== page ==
Schuck
Names
Grasnovatka, Grjasnowatka, Gryznovatka, Partizanskoye, Schuch, Schuchow, Schuchowaki, Schuck
Location
50º47' N 45º20' E
History
      Schuck was founded as a Roman Catholic colony on 18 July 1766 by 29 families from the Palatinate and Mainz who had been recruited by Baron de Boffe. Eight additional families arrived on 1 May 1767. The colony was named after its first leader, Jakob Schuck. By decree, it was given the Russian name of Gryaznovatka on 26 February 1768.
      On 16 September 1941, the inhabitants of Schuck were deported and distributed to villages and districts of the Krasnoyarsk Territory of Siberia. From 1942 to 1944, the village was used as a prison camp by the NKVD, with the prisoners engaged in agriculture. The colony no longer exists, having been raised completely sometime in the mid-1980s (it appears on topographical maps in 1981, but not in 1987).
Church
      The congregation in Schuck was the lead church in the Schuck Parish. A wooden church was constructed in Schuck in 1857 dedicated to St. Anthony of Padua. A new church building made of stone was planned with construction to begin in 1903. This new building was apparently never built. The church was eventually closed by Soviet authorities and used as a granary. In 1936, the building was dismantled and the lumber used to built a new sarpinka weaving factory.
Priests
      The congregation in Schuck was served by the following priests:
Raphael Zubowitsch (Mar. 1803-2 Aug. 1808)
Theodosius Kalluha (3 Aug. 1808-Sep. 1820)
Peter Glaßmann (1887)
Stanislaus Kubic (1902-?)
Augustin Gabel (1904-1911)
Raphael Loran (1901-1904?)
Johannes Herrmann (1910?-1916)
Adam Bellendir (1916-1930/1931)
Population
Population Table
Year
Households
Population
Total
Male
Female
1766
29
91
50
41
1767
37
126
65
61
1769
36
124
66
58
1773
36
160
81
79
1788
31
197
102
95
1798
31
223
112
111
1816
44
347
176
171
1834
72
594
304
290
1850
84
894
447
447
1857
115
1,010
519
491
1859
85
1,049
540
509
1886
191
1,467
755
712
1891
178
1,772
901
871
1894
186
1,660
906
754
1897
1,677
847
830
1905
1,778
1911
233
1,734
893
841
1920
277
1,895
1922
282
1,560
742
818
1926*
362
1,874
892
982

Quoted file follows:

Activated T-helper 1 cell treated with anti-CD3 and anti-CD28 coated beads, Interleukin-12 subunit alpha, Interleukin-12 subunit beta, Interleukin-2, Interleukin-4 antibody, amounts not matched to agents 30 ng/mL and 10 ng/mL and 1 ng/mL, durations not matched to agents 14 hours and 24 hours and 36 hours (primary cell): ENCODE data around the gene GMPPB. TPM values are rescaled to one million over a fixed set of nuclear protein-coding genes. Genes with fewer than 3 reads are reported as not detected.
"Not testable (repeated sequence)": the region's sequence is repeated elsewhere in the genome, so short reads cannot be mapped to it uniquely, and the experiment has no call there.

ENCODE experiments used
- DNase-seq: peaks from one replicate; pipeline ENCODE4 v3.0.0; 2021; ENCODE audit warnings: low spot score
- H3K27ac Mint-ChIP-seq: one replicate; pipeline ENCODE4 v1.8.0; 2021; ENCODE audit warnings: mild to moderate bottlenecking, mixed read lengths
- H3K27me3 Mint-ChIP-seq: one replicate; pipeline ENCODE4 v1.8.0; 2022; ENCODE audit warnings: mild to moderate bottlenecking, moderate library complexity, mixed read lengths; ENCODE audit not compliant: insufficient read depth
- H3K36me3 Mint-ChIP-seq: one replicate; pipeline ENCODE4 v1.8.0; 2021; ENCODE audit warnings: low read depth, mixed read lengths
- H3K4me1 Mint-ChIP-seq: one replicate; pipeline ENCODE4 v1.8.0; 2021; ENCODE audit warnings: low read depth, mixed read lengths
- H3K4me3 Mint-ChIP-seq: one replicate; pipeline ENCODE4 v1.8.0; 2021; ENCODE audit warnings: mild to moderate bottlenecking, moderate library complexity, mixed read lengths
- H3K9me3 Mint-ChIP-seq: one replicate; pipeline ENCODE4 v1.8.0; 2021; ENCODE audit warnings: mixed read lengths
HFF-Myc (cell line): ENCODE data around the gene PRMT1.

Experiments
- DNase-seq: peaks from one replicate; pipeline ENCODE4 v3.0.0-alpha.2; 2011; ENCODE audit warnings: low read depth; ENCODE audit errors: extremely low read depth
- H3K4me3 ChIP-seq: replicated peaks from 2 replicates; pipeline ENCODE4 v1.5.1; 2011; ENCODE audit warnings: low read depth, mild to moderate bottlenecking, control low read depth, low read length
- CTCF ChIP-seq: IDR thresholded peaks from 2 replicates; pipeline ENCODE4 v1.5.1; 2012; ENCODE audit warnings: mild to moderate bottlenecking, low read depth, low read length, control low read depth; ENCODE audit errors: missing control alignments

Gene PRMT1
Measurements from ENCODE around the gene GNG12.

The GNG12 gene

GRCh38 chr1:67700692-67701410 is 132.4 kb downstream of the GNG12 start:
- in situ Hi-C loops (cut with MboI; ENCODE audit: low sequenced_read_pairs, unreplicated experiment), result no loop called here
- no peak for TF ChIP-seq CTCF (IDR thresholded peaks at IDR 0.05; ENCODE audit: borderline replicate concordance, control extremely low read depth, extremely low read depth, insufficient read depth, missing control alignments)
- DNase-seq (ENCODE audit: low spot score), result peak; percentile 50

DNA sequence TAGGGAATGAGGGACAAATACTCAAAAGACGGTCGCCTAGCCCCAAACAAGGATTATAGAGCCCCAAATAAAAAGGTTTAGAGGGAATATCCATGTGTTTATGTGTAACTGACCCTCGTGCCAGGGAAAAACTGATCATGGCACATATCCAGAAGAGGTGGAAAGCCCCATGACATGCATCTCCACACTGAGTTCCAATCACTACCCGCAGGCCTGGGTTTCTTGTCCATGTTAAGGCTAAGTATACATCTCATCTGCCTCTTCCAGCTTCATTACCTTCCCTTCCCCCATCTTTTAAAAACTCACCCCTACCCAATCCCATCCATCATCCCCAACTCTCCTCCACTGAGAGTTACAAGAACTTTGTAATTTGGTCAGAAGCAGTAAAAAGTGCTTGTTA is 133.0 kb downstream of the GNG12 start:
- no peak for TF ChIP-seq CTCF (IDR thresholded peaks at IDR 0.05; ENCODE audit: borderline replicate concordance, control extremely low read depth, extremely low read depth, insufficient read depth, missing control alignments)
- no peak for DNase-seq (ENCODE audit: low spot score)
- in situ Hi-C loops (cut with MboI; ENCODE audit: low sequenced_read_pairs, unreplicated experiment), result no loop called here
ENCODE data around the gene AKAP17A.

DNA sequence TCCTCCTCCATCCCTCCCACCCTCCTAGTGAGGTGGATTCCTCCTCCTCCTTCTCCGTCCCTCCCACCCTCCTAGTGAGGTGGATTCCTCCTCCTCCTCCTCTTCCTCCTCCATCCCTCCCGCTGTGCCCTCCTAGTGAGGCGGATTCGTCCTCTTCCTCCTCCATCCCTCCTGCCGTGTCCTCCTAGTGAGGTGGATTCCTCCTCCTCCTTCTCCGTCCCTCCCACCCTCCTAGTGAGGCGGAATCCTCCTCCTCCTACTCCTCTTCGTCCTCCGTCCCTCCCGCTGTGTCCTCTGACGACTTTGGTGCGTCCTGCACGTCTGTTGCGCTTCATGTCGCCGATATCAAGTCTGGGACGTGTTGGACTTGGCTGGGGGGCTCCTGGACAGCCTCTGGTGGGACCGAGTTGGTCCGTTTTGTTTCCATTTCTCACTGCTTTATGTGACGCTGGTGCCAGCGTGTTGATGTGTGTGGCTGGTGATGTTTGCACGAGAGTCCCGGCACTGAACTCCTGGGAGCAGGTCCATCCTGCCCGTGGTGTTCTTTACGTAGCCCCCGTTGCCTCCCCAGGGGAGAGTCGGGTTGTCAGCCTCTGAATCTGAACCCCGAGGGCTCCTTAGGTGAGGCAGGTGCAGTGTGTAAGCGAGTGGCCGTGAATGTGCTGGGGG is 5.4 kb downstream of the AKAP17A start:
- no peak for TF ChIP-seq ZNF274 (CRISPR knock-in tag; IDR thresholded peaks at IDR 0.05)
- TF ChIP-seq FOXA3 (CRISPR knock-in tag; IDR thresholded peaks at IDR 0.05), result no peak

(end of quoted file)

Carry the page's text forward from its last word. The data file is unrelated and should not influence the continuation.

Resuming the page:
1931
2,141
*Of whom 1,872 were German (360 households: 892 male & 980 female).
Sources:
- Beratz, Gottieb. The German colonies on the Lower Volga, their origin and early development: a memorial for the 150th anniversary of the arrival of the first German settlers on the Volga, 29 June 1764. Translated by Adam Giesinger (Lincoln, NE: American Historical Society of Germans from Russia, 1991): 353.
- Mink, A.N. Historical and Geographical Dictionary of the Saratov Province [in Russian] (Saratov, Russia, 1898): 183-185.
- Orlov, Gregorii. Report of Conditions of Settlements on the Volga to Catherine II, 14 February 1769.
- Pallas, P.S. Reise durch verschiedene Provinzen des Russischen Reichs. Theil 3,2, Reise aus Sibirien zurueck an die Wolga im 1773sten Jahr (St. Petersburg: Kaiserl. Academie der Wissenschaften, 1776): 623.
- Pleve, Igor. Einwanderung in das Wolgagebiet, 1764-1767 Band 4 (Göttingen: Göttinger Arbeitskreis, 2008): 11, 111-118.
- Pleve, Igor R. The German Colonies on the Volga: The Second Half of the Eighteenth Century, translated by Richard Rye (Lincoln, NE: American Historical Society of Germans from Russia, 2001): 320.
- Preliminary Results of the Soviet Census of 1926 on the Volga German Autonomous Soviet Socialist Republic (Pokrovsk, 1927): 28-83.
- Schnurr, Joseph, Die Kirchen und das Religiöse Leben der Russlanddeutschen - Katholischer Teil (Stuttgart: Selbstverlag Joseph Schnurr, 1980): 251.
- "Settlements in the 1897 Census." Journal of the American Historical Society of Germans from Russia (Winter, 1990): 18.
External Links
- History of the Village of Schuck (Andrei Mushty) - in Russian
- Schuck (wolgadeutsche.net) - in Russian
Last updated 31 May 2013.
Map showing Schuck (1935).


Map of Schuck
Source: shuck.ucoz.ru